TORONTO = Chiefs of the Matawa First Nations in Northern Ontario announced Monday they are creating a New Way Forward in developing community infrastructure in their traditional territory. Discussions are ongoing with PCL Construction, Enterprise Canada, Ontario Power Generation, and EPCOR Canada to determine how best to meet the infrastructure needs in Matawa communities.
Matawa First Nations will play a lead role in developing Northern infrastructure and guiding the Emerging Northern Economy. Through new relationships with leading Canadian companies, an innovative new approach to financing and managing the construction the needs of these communities can be defined for Matawa communities who have long waited for crucial infrastructure that will bring their people the stability and hope that they deserve.
“As of today, March 2, 2020, my community has been in a State of Emergency for 234 days and under a Boil Water Advisory for 6,788 days. We are in dire need of infrastructure of every kind, with an urgent need for adequate proper housing. With crowded conditions throughout my community and even 18 people living in one house—we have an immediate need for 204 houses. To be able to build infrastructure in a more proactive way is a welcome opportunity to level the playing field,” adds Chief Harvey Yesno, Eabametoong First Nation.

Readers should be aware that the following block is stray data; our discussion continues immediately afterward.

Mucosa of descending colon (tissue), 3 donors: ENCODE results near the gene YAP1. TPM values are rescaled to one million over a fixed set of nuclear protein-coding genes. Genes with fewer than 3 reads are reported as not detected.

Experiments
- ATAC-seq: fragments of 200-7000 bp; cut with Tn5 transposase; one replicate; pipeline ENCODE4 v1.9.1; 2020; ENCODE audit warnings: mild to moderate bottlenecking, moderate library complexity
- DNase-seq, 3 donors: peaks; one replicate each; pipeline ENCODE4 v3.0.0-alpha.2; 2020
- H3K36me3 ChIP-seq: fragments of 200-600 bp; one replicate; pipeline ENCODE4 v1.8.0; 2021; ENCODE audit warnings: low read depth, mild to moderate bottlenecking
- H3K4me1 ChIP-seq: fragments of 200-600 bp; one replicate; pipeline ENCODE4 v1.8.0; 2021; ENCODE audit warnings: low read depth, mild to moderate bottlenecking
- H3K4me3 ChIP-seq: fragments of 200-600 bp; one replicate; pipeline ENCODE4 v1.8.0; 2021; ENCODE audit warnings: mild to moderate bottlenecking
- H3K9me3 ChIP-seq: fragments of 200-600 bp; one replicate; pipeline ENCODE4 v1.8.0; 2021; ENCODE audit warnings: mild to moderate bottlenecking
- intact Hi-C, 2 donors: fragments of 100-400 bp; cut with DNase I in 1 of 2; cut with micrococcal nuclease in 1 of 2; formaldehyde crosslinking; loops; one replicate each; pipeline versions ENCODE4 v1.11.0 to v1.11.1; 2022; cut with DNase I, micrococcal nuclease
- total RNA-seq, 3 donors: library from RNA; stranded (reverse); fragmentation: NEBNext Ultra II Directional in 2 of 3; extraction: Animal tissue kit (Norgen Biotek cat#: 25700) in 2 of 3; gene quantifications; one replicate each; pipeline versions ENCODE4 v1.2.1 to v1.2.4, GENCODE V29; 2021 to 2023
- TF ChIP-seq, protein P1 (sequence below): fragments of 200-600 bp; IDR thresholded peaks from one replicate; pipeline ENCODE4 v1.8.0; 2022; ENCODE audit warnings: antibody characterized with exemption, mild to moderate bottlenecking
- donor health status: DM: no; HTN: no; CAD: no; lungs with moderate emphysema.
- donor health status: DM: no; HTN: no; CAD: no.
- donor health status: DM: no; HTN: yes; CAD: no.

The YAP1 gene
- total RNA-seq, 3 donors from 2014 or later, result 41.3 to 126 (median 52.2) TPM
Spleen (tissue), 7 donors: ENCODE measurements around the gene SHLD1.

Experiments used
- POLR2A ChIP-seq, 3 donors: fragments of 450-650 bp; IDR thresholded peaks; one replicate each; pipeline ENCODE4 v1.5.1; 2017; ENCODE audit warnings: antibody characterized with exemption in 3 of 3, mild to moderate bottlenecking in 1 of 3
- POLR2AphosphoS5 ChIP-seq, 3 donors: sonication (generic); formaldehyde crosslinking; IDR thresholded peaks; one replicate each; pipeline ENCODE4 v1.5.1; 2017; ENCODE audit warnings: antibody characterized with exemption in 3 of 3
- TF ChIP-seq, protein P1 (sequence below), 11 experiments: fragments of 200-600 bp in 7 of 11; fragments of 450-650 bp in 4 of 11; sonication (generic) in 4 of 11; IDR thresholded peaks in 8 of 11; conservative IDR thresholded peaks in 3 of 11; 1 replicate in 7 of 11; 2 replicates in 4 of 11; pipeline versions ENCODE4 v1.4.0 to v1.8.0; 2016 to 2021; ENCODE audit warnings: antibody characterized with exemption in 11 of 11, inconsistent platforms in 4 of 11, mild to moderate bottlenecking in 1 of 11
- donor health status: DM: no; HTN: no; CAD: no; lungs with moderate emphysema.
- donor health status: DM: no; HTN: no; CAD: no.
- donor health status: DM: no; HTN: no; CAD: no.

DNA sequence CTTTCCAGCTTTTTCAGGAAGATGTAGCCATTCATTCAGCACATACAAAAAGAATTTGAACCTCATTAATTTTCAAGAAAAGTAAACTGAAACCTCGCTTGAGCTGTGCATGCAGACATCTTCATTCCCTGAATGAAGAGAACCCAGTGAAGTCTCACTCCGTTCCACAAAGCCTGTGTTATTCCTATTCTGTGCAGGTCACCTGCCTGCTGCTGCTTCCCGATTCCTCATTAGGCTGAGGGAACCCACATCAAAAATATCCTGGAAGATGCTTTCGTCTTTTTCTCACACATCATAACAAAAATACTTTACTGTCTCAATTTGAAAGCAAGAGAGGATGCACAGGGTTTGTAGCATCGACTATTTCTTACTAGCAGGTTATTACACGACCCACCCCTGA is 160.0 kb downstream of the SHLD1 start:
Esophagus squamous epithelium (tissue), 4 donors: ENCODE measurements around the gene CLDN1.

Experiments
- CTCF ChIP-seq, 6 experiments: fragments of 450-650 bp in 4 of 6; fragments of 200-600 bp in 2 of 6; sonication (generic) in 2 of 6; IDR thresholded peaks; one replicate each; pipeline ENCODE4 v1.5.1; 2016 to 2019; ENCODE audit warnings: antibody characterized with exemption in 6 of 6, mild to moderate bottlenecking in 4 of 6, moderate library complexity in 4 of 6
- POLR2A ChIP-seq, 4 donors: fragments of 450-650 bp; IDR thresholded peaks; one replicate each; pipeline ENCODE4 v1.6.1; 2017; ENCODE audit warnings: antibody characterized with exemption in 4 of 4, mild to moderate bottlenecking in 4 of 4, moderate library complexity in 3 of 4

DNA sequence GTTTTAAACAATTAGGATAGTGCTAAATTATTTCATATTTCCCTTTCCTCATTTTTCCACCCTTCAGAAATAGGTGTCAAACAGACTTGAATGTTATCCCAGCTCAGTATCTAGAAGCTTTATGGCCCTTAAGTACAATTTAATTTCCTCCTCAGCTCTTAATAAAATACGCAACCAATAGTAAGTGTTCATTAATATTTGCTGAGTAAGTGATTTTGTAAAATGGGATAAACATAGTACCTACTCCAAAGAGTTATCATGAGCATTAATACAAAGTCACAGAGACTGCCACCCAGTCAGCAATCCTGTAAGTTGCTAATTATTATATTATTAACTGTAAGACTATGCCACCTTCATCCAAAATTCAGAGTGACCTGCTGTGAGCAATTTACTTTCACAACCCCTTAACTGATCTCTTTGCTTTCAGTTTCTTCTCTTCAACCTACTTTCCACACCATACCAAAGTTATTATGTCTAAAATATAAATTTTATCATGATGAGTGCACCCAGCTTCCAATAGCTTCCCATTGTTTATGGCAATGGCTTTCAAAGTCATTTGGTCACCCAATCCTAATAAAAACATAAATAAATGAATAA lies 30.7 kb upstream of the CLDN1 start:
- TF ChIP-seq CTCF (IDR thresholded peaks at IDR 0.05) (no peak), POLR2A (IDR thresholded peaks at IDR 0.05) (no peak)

“I think looking at the regional side, we need to work together and identify regional priorities and how they can benefit our First Nation communities. Each First Nation has their own autonomy and will benefit from our communities working together as a whole. There is a lot of work to do and the Matawa member First Nations communities will formulate the structures and distributions ourselves,” says Chief Cornelius Wabasse, Webequie First Nation.
The announcement at PDAC 2020 in Toronto is the result of months of work looking at the control of development in the Matawa region while also preparing for future development needs. Matawa and these partner companies are discussing the creation of a corporation to oversee construction and financing of infrastructure across the region.
Key to the success of this commitment is that the communities themselves are moving the process forward, with decision-making power on what is built, when and how. This unique approach can allow Matawa First Nations to control development of their community infrastructure, while protecting their Inherent, Aboriginal Rights and their Homelands.
Through the assistance of the federal government—Matawa First Nations have been able to move forward on this ground-breaking new approach where Matawa communities control their future.
“Government is slow to change its processes of funding for some of our basic needs and our communities do not have any more time to wait. The MOUs bring new hope and will be the faster vehicle to bring us healing and wellness through things like infrastructure development – housing, culture and language centres, improvement to schools, play equipment and recreational facilities for our children and youth,” states Chief Judy Desmoulin, Long Lake #58 First Nation.